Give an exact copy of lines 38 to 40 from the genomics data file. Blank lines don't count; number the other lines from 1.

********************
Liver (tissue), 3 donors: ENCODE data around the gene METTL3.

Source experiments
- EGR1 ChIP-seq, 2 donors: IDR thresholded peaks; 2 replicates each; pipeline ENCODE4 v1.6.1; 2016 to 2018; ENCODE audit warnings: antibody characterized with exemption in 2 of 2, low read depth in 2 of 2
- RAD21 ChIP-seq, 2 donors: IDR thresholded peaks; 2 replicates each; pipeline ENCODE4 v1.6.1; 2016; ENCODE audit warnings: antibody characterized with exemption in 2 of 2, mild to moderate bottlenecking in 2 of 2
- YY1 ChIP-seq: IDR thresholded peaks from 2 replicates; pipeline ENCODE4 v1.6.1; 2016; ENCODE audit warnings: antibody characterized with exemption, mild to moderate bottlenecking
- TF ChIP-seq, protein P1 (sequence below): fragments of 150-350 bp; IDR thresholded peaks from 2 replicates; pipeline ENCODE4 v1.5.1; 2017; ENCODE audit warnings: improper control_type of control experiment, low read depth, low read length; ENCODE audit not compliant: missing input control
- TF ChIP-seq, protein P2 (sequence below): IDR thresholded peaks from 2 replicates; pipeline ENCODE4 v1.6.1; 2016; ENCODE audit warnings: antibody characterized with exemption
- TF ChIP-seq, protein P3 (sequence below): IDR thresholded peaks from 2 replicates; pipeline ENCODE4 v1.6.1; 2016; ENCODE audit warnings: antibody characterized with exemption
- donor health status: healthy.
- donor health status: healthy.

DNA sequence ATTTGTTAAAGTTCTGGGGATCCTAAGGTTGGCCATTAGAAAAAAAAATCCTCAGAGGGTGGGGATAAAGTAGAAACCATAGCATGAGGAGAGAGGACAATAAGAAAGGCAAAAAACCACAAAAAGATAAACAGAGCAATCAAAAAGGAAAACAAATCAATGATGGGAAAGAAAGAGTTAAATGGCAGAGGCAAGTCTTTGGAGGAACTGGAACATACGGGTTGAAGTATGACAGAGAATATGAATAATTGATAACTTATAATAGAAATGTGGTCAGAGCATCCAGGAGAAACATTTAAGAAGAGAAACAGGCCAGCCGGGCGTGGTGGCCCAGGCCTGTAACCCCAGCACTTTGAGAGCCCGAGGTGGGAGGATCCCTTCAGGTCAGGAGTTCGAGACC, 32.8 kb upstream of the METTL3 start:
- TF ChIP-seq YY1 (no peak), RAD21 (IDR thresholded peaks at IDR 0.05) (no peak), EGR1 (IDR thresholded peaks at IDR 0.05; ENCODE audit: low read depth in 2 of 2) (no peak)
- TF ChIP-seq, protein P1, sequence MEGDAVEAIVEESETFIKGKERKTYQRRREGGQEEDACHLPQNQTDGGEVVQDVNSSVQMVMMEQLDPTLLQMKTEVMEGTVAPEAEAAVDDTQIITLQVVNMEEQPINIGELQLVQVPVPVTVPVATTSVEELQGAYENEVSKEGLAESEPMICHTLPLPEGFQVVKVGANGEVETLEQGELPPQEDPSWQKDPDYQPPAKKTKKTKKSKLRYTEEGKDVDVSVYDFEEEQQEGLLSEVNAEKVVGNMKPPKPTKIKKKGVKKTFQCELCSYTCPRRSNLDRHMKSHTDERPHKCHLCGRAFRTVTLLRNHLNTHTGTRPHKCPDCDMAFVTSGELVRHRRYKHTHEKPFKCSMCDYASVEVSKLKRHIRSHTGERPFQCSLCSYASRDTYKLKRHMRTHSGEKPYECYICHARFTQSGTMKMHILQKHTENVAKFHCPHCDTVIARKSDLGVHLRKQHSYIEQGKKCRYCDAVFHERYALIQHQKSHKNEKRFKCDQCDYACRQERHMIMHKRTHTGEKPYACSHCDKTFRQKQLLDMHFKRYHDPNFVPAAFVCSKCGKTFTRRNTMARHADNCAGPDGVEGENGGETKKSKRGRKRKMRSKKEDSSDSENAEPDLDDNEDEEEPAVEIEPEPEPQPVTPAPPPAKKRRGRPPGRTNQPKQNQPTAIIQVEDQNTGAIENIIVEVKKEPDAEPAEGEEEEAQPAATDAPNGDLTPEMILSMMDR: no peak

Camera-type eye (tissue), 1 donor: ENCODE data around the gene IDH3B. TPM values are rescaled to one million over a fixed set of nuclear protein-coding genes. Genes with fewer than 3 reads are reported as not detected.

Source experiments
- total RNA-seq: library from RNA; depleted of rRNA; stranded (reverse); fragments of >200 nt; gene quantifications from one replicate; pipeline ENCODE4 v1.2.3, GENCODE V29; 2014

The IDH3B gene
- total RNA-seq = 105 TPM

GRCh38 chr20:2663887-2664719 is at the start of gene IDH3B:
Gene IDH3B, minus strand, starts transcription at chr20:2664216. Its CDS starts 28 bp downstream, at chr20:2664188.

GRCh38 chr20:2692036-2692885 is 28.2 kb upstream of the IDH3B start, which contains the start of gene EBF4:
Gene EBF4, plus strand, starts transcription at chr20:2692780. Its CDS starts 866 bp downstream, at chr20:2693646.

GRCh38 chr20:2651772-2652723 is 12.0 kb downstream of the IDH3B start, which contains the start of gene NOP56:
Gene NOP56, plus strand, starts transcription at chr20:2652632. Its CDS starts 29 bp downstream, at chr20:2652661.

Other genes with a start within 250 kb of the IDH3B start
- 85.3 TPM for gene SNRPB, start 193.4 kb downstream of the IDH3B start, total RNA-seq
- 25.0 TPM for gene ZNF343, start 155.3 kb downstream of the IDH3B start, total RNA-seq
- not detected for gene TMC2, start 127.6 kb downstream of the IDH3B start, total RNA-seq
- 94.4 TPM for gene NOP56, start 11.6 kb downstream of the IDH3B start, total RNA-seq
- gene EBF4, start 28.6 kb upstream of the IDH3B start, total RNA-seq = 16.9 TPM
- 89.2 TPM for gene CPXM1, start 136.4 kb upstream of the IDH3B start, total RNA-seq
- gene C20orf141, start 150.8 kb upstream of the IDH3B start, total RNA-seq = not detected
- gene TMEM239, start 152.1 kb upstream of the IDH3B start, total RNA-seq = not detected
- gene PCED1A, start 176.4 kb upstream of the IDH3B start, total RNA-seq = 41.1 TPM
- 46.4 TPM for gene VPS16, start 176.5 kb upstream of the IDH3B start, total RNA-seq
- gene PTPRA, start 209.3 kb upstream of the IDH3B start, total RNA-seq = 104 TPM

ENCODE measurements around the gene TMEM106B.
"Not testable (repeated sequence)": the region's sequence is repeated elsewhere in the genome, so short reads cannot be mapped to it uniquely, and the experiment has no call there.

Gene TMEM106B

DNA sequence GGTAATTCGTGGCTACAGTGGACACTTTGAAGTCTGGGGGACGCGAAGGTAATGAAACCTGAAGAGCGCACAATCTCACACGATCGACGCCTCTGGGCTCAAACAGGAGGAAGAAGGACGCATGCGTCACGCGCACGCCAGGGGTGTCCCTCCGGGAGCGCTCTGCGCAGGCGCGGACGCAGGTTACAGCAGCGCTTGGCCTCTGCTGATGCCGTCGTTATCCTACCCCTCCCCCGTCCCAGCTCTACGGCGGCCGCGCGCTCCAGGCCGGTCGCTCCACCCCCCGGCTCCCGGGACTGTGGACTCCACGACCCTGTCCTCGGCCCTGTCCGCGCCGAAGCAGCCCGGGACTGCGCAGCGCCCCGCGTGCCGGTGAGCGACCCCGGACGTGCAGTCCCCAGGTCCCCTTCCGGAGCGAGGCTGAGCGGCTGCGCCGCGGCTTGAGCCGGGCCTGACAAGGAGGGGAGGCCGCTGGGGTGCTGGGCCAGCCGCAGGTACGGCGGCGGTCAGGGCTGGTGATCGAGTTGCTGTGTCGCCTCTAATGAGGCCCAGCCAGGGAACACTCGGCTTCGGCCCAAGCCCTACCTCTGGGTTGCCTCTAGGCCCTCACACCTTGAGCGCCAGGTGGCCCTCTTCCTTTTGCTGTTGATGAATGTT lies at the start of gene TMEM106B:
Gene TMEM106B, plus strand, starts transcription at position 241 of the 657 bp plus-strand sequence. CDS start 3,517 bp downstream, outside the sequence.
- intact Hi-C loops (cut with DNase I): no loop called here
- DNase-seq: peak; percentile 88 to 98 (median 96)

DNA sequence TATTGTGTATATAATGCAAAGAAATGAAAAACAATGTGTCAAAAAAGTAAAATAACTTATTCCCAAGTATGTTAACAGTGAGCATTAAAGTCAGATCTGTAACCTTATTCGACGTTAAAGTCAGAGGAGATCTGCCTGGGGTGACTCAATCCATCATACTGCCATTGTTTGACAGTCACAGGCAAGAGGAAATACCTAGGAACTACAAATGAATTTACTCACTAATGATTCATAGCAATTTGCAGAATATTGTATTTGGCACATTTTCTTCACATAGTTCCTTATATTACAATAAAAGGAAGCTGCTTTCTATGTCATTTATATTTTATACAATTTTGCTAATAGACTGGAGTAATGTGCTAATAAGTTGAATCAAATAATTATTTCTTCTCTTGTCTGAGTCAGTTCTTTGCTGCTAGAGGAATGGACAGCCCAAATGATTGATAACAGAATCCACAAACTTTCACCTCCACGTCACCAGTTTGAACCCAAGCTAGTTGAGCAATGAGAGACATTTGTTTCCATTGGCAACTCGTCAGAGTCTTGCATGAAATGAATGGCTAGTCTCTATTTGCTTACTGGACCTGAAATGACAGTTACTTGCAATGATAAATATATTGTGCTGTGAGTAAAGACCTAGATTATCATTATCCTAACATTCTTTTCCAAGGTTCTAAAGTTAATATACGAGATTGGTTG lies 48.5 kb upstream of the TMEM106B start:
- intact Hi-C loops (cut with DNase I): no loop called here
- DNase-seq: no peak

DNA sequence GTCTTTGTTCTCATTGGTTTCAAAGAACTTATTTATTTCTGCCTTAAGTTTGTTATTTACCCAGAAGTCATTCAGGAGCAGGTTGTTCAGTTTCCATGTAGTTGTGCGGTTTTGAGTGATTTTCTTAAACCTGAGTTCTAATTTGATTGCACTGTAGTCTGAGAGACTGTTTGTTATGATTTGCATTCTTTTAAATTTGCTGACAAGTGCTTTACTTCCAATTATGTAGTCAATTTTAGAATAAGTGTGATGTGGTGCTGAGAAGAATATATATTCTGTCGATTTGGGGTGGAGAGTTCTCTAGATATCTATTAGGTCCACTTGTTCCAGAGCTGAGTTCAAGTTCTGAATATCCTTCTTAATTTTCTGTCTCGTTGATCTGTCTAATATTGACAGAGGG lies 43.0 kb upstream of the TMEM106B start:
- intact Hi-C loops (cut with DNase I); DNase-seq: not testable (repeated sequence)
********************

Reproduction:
"Not testable (repeated sequence)": the region's sequence is repeated elsewhere in the genome, so short reads cannot be mapped to it uniquely, and the experiment has no call there.

Gene TMEM106B

DNA sequence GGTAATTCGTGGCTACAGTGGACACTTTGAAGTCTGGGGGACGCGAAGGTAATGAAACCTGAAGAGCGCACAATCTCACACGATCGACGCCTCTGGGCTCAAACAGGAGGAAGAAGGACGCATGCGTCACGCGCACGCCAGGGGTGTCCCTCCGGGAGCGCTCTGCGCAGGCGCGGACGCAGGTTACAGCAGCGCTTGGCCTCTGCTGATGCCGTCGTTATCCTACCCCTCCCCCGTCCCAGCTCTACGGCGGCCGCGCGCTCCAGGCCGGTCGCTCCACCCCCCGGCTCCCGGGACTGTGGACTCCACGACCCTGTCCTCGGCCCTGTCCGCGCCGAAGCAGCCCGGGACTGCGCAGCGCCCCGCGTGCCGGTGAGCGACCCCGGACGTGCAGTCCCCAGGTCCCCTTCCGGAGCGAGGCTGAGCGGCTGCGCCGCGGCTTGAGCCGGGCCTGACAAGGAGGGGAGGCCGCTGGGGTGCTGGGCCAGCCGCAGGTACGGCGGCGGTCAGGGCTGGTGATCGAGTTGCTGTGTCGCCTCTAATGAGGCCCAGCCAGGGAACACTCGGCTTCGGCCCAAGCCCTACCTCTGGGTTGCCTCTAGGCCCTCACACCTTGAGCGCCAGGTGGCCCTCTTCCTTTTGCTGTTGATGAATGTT lies at the start of gene TMEM106B: